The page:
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“I Don’t Eat Meat – I Eat Fish!”

By Anne Laing

We all dream of holidays on tropical beaches, with blazing sun and warm clear waters lapping at our feet. Yet this idyllic scene is coming under increasing threat, as mankind’s impact on the oceans of the world threatens to destroy this wonderful marine environment and ecosystem.

Even now as I run alongside the Thames I see raw sewage discharged and floating off out to sea.

The health food industry has a lot to answer for in this destruction. We often wonder why so many people proudly state they don’t eat meat, but eat fish??

Part of being healthy is knowing where your food comes from, and being educated on how it was reared.

Know that the marketing budget is huge for those businesses that deal in fish and fish products, and of course our own supplement industry is one of the worst offenders!

So much of our fish has been exploited, contaminated and depleted, that as fish oil supplies run out marketers and processors have turned to Krill as the latest miracle cure and the next marine source to plunder.

Krill are tiny shrimp-like crustaceans that are approximately 1 to 6 centimetres long. They live in the ocean, where they feed mainly on phytoplankton. They’re near the bottom of the food chain and are eaten by whales, seals, penguins, squid and fish.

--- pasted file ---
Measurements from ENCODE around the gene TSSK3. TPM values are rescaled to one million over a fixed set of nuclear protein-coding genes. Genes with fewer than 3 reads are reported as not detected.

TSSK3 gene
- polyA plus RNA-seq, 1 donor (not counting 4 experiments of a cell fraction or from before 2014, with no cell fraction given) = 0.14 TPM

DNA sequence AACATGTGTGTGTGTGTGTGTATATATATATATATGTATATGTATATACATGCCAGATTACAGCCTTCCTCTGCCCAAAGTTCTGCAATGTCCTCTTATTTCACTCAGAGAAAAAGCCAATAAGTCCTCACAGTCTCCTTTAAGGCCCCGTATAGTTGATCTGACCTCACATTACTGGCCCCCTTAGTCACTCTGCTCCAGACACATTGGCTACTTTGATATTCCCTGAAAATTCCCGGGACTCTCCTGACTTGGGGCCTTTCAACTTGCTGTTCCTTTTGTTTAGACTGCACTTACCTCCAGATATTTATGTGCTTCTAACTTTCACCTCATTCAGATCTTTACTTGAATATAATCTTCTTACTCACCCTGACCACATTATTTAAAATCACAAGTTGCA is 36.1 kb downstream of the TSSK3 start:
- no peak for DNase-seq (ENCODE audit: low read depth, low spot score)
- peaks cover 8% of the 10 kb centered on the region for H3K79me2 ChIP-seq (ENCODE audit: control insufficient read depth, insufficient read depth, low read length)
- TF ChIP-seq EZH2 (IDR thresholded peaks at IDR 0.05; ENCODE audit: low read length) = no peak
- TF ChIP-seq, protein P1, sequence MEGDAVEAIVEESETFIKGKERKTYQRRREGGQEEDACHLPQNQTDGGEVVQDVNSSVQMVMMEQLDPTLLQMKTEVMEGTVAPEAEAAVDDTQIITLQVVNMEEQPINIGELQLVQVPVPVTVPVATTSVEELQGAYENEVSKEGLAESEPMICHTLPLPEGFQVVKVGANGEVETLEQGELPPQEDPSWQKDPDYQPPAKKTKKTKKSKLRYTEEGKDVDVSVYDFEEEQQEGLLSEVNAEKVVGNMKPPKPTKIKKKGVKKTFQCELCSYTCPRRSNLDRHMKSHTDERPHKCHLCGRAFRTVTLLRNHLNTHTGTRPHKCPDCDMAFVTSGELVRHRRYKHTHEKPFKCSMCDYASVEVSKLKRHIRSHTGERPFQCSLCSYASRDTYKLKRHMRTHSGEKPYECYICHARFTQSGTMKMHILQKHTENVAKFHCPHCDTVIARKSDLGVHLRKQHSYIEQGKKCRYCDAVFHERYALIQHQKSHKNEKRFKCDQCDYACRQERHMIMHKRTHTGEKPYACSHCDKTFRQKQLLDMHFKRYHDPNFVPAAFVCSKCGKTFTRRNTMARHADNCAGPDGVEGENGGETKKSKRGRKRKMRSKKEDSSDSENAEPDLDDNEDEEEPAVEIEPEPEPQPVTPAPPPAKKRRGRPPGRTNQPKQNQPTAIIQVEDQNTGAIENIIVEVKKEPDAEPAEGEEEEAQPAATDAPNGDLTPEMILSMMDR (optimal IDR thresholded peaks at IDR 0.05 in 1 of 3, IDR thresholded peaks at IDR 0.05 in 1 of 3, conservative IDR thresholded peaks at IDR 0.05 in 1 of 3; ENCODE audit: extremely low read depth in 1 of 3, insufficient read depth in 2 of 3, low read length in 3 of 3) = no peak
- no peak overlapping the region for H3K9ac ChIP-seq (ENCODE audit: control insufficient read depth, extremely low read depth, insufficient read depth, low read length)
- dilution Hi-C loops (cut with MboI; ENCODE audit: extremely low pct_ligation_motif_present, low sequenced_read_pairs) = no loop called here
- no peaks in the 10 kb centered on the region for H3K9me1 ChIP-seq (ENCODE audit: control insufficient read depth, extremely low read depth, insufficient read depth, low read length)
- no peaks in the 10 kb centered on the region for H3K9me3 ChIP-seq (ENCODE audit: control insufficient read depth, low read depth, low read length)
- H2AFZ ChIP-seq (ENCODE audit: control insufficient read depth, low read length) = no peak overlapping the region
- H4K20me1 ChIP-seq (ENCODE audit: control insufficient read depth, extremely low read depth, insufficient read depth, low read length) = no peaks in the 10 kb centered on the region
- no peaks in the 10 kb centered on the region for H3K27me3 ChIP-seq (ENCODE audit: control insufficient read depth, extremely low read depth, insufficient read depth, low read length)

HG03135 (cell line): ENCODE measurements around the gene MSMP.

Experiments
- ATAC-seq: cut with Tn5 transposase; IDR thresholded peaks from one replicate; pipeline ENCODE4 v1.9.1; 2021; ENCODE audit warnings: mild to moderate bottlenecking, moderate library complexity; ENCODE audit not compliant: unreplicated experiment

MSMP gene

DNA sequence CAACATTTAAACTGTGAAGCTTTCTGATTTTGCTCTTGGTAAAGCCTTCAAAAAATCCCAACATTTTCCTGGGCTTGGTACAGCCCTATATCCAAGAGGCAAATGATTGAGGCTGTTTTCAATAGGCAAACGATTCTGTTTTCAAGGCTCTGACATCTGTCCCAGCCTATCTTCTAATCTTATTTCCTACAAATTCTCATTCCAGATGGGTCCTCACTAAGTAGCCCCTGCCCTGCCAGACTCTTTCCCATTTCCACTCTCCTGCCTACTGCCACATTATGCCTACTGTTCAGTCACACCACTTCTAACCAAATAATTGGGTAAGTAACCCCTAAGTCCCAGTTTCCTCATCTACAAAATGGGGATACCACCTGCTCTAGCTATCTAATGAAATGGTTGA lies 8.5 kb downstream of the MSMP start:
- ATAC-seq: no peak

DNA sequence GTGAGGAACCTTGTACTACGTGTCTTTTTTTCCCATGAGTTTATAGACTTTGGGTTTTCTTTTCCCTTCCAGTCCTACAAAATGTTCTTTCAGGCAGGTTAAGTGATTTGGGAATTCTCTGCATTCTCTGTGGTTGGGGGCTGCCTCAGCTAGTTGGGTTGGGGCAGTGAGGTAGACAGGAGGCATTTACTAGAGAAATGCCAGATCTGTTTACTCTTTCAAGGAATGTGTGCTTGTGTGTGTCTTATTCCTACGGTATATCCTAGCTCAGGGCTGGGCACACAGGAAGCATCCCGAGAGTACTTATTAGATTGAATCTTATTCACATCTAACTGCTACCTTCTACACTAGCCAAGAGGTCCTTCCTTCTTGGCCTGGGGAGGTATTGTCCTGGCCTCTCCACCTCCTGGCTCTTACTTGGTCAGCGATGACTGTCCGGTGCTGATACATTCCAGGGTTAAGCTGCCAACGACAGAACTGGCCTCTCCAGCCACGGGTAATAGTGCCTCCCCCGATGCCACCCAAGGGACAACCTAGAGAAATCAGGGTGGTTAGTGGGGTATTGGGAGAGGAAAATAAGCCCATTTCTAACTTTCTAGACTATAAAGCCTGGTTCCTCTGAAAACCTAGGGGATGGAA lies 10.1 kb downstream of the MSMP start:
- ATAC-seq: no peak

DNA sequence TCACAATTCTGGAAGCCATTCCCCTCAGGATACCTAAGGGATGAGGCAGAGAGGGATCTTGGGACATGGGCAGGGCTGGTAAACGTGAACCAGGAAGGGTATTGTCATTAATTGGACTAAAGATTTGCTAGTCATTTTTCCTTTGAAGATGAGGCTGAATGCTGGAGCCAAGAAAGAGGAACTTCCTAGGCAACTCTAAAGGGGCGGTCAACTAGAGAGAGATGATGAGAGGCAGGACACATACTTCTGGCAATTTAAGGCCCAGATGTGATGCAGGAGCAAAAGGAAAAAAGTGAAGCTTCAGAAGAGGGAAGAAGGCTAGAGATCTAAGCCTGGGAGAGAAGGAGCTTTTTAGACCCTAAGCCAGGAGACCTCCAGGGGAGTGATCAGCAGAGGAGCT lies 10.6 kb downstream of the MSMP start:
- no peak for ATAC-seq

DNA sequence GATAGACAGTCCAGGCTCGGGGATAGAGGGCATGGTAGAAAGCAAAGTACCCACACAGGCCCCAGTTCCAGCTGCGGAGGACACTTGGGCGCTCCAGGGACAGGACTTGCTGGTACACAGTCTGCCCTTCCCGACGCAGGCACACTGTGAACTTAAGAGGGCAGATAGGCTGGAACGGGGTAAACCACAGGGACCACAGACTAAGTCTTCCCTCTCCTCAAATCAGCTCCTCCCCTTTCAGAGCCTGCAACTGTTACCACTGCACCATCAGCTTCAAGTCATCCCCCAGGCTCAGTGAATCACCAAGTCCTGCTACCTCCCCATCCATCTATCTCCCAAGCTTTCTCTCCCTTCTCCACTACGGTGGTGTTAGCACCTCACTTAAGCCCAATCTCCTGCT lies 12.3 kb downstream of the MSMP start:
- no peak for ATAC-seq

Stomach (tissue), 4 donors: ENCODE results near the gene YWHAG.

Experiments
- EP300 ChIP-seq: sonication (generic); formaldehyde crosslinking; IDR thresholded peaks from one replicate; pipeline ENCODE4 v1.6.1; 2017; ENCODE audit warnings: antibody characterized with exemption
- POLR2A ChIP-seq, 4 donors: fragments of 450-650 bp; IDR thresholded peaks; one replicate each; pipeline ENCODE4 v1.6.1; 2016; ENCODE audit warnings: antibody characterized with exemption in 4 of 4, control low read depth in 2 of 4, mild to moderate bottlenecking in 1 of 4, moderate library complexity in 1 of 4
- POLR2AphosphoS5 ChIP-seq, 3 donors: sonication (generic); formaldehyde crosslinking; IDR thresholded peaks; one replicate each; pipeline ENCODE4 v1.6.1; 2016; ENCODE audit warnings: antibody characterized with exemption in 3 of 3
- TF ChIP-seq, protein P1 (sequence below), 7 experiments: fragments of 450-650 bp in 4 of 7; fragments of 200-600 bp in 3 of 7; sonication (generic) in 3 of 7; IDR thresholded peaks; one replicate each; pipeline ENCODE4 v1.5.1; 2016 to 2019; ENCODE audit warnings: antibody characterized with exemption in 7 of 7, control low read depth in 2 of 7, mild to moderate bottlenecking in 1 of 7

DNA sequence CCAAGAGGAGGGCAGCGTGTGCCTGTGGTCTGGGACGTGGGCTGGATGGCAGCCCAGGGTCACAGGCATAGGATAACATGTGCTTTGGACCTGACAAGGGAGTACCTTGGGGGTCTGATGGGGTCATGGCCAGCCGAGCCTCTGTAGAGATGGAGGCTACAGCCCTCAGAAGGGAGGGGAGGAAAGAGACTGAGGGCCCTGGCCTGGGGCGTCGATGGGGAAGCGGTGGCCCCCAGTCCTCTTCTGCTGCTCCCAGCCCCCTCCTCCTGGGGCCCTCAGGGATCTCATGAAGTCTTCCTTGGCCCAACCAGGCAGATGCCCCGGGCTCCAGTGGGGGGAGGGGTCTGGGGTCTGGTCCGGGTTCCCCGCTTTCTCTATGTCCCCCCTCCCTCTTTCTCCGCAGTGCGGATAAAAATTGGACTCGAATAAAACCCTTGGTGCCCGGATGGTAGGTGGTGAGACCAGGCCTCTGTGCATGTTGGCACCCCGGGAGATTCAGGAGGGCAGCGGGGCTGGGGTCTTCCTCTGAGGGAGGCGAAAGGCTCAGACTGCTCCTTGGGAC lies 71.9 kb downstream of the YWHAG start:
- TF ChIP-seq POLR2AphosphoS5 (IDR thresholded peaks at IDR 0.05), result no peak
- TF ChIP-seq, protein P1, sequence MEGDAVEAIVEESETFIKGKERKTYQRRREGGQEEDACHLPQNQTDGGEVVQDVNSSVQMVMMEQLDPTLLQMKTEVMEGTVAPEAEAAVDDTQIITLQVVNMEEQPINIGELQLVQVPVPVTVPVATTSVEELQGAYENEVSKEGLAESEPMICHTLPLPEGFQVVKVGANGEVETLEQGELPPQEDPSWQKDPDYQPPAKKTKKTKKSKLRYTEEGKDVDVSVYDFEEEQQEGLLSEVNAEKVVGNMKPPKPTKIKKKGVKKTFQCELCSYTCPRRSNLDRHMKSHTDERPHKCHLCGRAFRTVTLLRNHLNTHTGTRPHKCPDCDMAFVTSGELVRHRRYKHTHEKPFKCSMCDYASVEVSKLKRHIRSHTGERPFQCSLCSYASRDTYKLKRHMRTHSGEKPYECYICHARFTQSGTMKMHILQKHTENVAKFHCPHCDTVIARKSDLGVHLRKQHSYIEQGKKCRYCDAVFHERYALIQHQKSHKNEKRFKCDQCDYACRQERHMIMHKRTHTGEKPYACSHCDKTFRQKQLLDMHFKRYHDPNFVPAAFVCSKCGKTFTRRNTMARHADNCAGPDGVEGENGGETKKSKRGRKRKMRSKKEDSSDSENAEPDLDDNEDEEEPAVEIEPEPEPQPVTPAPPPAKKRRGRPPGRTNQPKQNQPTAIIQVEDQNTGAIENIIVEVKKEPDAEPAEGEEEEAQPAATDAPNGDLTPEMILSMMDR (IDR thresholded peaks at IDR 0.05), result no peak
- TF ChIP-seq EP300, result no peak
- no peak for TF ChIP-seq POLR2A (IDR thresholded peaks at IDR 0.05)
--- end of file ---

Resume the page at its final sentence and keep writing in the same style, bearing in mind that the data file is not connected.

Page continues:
The recent popularity of krill oil supplements has raised concerns that it could threaten the population of its predators who rely on this food source to survive and flourish. It’s like pulling the rug out from under a stack of carefully balanced chairs.

Our oceans used to be a finely balanced ecosystem that operated successfully for aeons before we humans came along. How can we possibly believe that plundering hundreds of thousands of tonnes of fish from these waters every year will not affect this self-governing balance? What have we ever done to actively restore fish stocks in the ocean?

Simply applying quotas and restrictions does not replenish what we have harvested thus far in the pursuit of fishy foods. We have to be more responsible for future generations and clean up our act, and our attitude, towards the oceans.

Supporting the destruction of our natural aquatic ecosystems by continuing to eat depleted fish species, and over-supplementing with fish oils and extracts, is not the responsible way forward in our view.